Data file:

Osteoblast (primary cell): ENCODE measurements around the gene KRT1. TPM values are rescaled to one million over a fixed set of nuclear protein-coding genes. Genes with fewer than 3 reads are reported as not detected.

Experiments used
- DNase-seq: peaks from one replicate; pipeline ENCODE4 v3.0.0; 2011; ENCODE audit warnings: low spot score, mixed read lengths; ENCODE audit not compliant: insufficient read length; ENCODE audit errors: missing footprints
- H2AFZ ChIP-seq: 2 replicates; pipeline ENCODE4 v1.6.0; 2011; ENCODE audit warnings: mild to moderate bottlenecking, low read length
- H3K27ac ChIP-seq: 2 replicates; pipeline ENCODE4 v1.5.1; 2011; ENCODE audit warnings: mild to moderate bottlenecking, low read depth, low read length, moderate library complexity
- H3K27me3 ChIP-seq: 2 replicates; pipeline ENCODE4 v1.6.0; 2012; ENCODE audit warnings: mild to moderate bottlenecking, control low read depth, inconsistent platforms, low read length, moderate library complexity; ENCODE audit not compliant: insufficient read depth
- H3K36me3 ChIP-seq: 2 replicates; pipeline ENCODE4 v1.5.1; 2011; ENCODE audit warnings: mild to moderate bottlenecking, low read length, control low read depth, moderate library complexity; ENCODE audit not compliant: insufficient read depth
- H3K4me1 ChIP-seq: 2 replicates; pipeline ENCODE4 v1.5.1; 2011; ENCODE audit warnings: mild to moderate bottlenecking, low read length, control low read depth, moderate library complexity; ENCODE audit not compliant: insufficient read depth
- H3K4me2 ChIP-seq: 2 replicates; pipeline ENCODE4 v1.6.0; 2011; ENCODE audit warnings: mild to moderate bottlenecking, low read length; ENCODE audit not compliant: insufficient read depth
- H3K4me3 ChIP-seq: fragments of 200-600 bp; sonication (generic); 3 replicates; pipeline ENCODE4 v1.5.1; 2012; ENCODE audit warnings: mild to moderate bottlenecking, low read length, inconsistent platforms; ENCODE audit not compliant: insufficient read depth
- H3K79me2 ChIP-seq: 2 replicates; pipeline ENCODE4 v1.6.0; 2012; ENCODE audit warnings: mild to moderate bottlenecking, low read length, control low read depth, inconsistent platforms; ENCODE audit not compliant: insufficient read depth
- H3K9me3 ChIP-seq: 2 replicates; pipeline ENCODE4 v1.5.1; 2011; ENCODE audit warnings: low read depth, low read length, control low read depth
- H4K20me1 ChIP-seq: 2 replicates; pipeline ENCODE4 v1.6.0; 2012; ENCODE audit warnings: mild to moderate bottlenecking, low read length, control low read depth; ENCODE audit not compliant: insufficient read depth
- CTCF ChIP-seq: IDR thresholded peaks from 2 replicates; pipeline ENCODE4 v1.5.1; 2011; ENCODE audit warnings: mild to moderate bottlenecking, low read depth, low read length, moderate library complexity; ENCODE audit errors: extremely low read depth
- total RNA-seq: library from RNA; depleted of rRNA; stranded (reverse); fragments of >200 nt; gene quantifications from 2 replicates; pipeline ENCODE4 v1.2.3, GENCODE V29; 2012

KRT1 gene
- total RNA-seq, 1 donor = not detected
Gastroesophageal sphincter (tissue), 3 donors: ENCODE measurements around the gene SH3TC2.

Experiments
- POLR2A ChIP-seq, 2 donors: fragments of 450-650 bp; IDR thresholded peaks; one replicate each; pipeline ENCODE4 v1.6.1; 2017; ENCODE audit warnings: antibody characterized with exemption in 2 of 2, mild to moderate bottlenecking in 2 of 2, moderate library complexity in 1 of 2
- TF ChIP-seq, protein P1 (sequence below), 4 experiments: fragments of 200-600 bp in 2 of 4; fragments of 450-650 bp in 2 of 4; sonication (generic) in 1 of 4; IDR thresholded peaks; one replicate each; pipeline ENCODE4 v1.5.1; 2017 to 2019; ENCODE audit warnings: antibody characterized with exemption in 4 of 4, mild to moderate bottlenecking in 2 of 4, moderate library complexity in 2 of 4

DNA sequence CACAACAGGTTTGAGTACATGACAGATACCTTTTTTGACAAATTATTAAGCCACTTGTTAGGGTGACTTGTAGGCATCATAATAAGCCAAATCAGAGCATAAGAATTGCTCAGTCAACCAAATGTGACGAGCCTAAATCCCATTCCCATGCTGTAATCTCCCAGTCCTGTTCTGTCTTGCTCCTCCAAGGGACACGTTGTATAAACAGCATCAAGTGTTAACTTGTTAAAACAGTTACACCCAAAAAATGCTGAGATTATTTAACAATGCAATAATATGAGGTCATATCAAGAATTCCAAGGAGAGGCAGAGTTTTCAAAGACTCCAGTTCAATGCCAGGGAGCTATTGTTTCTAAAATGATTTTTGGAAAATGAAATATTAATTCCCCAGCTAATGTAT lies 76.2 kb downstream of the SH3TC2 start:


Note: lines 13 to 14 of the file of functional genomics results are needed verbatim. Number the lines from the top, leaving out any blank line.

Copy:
- H4K20me1 ChIP-seq: 2 replicates; pipeline ENCODE4 v1.6.0; 2012; ENCODE audit warnings: mild to moderate bottlenecking, low read length, control low read depth; ENCODE audit not compliant: insufficient read depth
- CTCF ChIP-seq: IDR thresholded peaks from 2 replicates; pipeline ENCODE4 v1.5.1; 2011; ENCODE audit warnings: mild to moderate bottlenecking, low read depth, low read length, moderate library complexity; ENCODE audit errors: extremely low read depth